There, in the yard, was one hen on top of another. Poor baffled Ostrich was underneath. In the wash of high hanging sunlight—the exploding sudden goldenness that told me spring was near—Henny Penny was pulling her feathers out. "No!" I bellowed. Tossing down my purse, a violin, a folder full of music and a hoodie belonging to my son, I rushed into the fowl yard and extracted Ostrich from the fray. Where before there had been a blackened lump, a purplish cast, now there was the addition of missing feathers and fresh scabs from the assault. My mother, ever at my aid, picked up Henny Penny, gently admonishing her while she looked with deep and skeptical attention at the people in her yard.
"I've got it," I told my mother, with the abrupt voice of sadness sticking in my throat. "You can go ahead and take Mikalh and go."
I took the hen from my mother and carted her off to the isolation of her former yard, where the little house she'd lived in with her water and food containers still remained. I set her down. As I filled her water and food, she looked at me as if to ask why I had removed her from her flock. Chirruping long and disturbed chicken noises, she paced about the area. I refused to really look at her. I made sure she had food and water, bedding and safety, and I left to go back and make sure Ostrich was OK.
Treating Ostrich's wound with saline and Neosporin, I wondered if she was damaged beyond repair. Birds are delicate. Ostrich, although bloodied, was thrilled beyond belief that her tormentor had been carted from the premises and dug happy holes in the earth of her chicken run where she cleaned herself in dirt. Her two gentle friends did not pick at her. All day I watched them through the window, every few minutes, terrified of the chicken instinct to go after anything that bleeds. No one hurt her. She chased insects in the dirt. Henny Penny, in her separate yard, paced like a panther, calling out loneliness I could not answer, in the universal language common to all things that have a heart.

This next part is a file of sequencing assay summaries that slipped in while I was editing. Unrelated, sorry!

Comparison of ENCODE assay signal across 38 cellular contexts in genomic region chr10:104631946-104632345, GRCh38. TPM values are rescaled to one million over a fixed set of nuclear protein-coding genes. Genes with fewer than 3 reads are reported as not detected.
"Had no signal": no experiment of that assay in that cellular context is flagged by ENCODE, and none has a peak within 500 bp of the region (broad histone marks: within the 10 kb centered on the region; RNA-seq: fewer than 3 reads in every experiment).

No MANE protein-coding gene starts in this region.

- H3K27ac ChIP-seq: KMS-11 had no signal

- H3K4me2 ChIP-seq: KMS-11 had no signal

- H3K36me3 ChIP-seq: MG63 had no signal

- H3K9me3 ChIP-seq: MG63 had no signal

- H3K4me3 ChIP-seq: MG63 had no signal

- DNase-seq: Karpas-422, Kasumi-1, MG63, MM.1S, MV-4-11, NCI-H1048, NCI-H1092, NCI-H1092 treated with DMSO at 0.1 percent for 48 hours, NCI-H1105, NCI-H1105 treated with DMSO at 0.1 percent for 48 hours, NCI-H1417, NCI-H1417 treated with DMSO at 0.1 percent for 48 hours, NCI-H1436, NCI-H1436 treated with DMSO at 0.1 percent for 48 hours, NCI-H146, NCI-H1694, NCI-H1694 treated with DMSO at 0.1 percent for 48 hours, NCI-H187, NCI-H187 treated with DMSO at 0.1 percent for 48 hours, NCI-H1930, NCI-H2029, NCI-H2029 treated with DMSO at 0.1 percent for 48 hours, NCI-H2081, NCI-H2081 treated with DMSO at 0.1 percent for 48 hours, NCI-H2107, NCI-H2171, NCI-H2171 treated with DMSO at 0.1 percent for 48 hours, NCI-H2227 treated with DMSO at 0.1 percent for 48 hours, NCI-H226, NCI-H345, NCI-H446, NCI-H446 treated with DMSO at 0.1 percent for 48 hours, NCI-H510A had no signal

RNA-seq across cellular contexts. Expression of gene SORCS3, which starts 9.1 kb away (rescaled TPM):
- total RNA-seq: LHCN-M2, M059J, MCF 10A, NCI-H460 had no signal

It was 6 PM before I realized I'd left my purse and the violin outside and never picked them up. So troubled by cruelty and tragedy I'd been, I'd left them in the yard.
A week ago, the news reported some teenagers in our town doing something horrible and cruel, bullying another child—another child with autism. A video of what they'd done had been posted on Facebook. The local news added hyperbole to tragedy, telling us, "The video shows just how far teenagers are willing to push the limits," while my own teenager watched in horror.
It haunted me for several days, both the outrageous act and the commentary on adolescence that surrounded it. So much noise. Noise and anger. Comments calling for children to be locked up and hopes that they'd be raped in jail. So much anger. So much screaming and chattering and commenting and generalizing and carrying on.
So much that you'd almost forget that someone's child had been penned under another, still with fear as his feathers were pulled out, his flesh sundered, his soul bruised raw. So much noise you'd almost forget the howling universal cry of loneliness uttered by some children who society didn't know how to look after until they did real damage to someone else. Maybe more than one someone else, before they were caught. In this small town, we saw these kids grow up and no one knew what to do about them. Now they will be half-grown villains, when before they were only children without love.
This horrible transformation seems to me one of the most tragic, and perhaps personal, things of all.
My little red hen paces her yard, calling out. I have no words to explain to her why she has to be alone. "It's your own fault," I tell her. She looks at me and looks at the other chickens, and she starts her keen again.
I leave her there and go back to the three sweet hens, where I sit on a chair by Ostrich and watch her pecking, breathing in her happiness and freedom from tyranny, as I sit kissed by the spring-struck air.